Transitioning SA's Petrochemical Value Chain

Challenges with a Shift to Rail Transport

Rail transport is a lower greenhouse gas emissions mode of transport than road, when measured on a per tonne and per passenger-kilometer basis. In addition to saving freight transport emissions, an efficient rail system could have other benefits for South Africa including improved accessibility and affordability for passengers who rely on other public transport, including minibus taxis; lower costs for long-distance transport of consumer goods; alleviation of pressures on the crumbling road system; and improved road safety.

Rail once played a pivotal role in South Africa’s economic development, opening up rural areas to agriculture and mining, and connecting them to major cities of Johannesburg, Cape Town and Durban and associated ports. The country’s current rail network is 30 400 track-km long, comprising of a national network connecting the three major cities, branch lines to smaller cities, towns and rural areas, and a rapid transport network in Gauteng. The principal transport assets such as the freight rail and national port assets are owned and operated by Transnet SOC Ltd., while passenger rail services are operated by Passenger Rail Agency of South Africa (PRASA).

Recognising the benefits of rail, the world’s railway industry has been reinventing itself, and by 2050 many governments are anticipated to depend on rail to help meet commitments to reduce greenhouse emissions. In South Africa, however, the sector has experienced a significant decline for several decades, losing virtually all its branch line traffic, long distance passenger traffic, and market share in general freight and commuter rail.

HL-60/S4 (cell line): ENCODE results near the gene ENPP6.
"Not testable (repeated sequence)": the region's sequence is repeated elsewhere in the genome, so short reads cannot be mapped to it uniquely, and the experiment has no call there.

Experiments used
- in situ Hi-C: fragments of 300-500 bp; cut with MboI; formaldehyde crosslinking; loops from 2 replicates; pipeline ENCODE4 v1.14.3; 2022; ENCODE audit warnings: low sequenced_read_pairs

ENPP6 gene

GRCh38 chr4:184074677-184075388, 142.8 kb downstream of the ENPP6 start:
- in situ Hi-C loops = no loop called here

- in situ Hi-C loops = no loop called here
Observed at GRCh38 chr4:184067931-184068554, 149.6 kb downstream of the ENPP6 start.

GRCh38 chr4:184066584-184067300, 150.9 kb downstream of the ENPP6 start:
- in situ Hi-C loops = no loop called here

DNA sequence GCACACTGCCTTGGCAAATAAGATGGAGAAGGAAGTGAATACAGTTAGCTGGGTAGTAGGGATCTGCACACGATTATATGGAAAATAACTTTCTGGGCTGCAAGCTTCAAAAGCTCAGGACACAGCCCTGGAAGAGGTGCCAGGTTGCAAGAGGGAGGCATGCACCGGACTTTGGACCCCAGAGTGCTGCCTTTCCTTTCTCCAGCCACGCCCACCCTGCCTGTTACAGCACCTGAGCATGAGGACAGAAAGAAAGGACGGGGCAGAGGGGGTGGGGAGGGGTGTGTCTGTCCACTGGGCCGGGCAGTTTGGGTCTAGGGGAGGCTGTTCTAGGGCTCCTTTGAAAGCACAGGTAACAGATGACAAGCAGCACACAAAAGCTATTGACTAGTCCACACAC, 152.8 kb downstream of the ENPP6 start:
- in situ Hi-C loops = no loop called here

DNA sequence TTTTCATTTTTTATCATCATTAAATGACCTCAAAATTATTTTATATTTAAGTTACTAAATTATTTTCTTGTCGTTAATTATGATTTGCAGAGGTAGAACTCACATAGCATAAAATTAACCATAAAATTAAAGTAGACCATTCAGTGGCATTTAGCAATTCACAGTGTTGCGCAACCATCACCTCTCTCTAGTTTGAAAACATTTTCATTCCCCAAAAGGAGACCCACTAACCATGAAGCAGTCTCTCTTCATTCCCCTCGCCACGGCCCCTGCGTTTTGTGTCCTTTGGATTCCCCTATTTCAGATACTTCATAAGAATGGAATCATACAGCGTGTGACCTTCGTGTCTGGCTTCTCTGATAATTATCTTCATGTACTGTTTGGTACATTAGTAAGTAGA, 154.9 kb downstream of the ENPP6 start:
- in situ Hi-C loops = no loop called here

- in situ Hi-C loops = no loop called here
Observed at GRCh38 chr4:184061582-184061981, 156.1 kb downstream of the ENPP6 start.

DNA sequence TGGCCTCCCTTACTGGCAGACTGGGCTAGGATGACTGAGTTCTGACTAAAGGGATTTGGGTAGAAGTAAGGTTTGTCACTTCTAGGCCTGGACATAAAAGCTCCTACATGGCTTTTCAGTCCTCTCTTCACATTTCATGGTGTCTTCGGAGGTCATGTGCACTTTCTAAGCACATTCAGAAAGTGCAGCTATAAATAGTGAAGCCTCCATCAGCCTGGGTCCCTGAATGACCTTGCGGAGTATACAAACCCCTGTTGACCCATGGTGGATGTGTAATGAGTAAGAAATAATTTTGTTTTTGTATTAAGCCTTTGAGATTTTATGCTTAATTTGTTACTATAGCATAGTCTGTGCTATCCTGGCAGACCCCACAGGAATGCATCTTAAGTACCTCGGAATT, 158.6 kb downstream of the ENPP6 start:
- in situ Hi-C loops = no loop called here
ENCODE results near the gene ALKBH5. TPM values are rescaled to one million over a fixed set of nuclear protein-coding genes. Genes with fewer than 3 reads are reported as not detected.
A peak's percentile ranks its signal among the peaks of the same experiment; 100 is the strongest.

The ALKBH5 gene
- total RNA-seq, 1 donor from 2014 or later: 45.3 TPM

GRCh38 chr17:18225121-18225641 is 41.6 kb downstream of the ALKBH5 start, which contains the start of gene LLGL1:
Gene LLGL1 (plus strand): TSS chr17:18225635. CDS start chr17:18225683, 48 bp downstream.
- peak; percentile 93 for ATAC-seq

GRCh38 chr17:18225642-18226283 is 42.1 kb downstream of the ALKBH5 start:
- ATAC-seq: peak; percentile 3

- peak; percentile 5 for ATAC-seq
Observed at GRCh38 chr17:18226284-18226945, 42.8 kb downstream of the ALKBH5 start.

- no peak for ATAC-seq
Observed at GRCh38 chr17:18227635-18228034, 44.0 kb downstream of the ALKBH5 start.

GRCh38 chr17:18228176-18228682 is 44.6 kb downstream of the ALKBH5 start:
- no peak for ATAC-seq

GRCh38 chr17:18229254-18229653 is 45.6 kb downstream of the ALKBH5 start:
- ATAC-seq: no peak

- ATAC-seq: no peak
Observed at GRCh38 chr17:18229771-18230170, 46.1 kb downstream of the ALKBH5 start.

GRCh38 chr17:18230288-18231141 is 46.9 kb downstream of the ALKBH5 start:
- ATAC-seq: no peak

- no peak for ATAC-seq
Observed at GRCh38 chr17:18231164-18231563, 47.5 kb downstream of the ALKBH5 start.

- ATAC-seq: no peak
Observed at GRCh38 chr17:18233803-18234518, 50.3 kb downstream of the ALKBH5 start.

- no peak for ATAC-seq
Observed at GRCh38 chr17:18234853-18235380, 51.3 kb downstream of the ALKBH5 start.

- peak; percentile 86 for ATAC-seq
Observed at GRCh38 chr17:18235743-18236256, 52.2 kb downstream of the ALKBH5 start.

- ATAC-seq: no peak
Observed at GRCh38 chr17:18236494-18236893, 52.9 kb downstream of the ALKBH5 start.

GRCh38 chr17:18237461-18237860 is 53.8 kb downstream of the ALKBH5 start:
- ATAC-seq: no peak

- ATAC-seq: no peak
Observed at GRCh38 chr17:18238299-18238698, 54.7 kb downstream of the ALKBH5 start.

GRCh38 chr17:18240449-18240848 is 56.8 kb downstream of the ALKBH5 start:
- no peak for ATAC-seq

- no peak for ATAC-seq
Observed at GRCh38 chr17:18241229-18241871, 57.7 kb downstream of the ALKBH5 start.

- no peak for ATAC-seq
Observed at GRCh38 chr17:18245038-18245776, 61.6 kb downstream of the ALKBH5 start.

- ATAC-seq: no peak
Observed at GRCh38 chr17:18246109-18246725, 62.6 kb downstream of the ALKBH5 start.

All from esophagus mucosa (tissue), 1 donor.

One of the challenges is that rail has largely operated without a foregrounding and cohesive national policy over the past century. As other competing transport modes emerged, public funding for rail declined substantially and with it, declining policy support, including through deregulation of road transport in 1988. The freight and passenger rail markets are monopolistic, and both are inadequately funded and managed. Massive capital investment backlog has resulted in ageing infrastructure, outdated technologies, and a lack of specialised technical skills. This has restricted the freight market share to less than 20% for general freight and commuter trains to servicing less than 10% of passenger travel in the country.

Despite the potential emissions savings and other benefits, there are currently no government incentives to shift from road to rail. Because of the existing monopolistic rail freight market structure, Transnet is not incentivised to implement actions to help stimulate a modal shift. Having said this, the National Rail Policy White Paper gazetted in March 2022 aims to reinvigorate Government’s intentions to realise a ‘rail renaissance in the country”. Key interventions include enabling large investments into heavy freight haulage and contemporary urban and regional rapid transit.

Developing new rail infrastructure to support significant modal shifts requires substantial investment, with one estimate suggesting R 300 billion is required to expand rail along major corridors.